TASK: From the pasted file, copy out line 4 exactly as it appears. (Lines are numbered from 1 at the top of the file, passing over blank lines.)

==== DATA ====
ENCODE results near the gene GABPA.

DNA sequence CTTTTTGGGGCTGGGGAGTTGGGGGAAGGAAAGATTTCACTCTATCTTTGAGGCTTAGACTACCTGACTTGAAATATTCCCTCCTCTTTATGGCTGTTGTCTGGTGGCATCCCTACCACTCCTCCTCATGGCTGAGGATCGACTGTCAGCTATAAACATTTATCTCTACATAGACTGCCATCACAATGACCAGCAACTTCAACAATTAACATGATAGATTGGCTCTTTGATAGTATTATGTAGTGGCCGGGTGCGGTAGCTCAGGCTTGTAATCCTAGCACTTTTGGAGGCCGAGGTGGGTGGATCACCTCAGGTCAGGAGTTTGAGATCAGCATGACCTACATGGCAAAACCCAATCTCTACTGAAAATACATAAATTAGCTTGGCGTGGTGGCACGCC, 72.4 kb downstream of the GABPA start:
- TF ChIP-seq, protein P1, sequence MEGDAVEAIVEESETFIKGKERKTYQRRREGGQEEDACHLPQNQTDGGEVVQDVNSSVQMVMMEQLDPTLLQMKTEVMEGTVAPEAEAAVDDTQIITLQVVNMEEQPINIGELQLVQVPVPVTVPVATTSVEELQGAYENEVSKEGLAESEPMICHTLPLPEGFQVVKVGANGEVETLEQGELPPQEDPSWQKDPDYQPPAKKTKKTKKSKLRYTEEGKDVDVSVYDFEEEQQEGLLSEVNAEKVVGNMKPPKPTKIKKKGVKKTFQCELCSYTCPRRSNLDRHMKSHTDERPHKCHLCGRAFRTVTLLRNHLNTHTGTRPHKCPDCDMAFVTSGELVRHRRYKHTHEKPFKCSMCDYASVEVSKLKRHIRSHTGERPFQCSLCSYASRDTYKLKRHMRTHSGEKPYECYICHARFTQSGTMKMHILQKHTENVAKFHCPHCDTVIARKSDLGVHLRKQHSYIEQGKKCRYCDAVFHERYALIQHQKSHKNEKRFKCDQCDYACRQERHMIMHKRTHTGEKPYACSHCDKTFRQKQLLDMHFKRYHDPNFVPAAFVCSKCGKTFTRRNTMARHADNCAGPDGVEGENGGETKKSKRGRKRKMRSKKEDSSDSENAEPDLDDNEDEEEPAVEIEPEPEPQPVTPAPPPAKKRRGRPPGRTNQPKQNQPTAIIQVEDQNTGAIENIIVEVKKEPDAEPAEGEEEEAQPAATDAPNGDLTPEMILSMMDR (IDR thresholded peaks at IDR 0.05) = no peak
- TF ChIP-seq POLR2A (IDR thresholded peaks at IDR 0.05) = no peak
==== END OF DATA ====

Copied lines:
- TF ChIP-seq POLR2A (IDR thresholded peaks at IDR 0.05) = no peak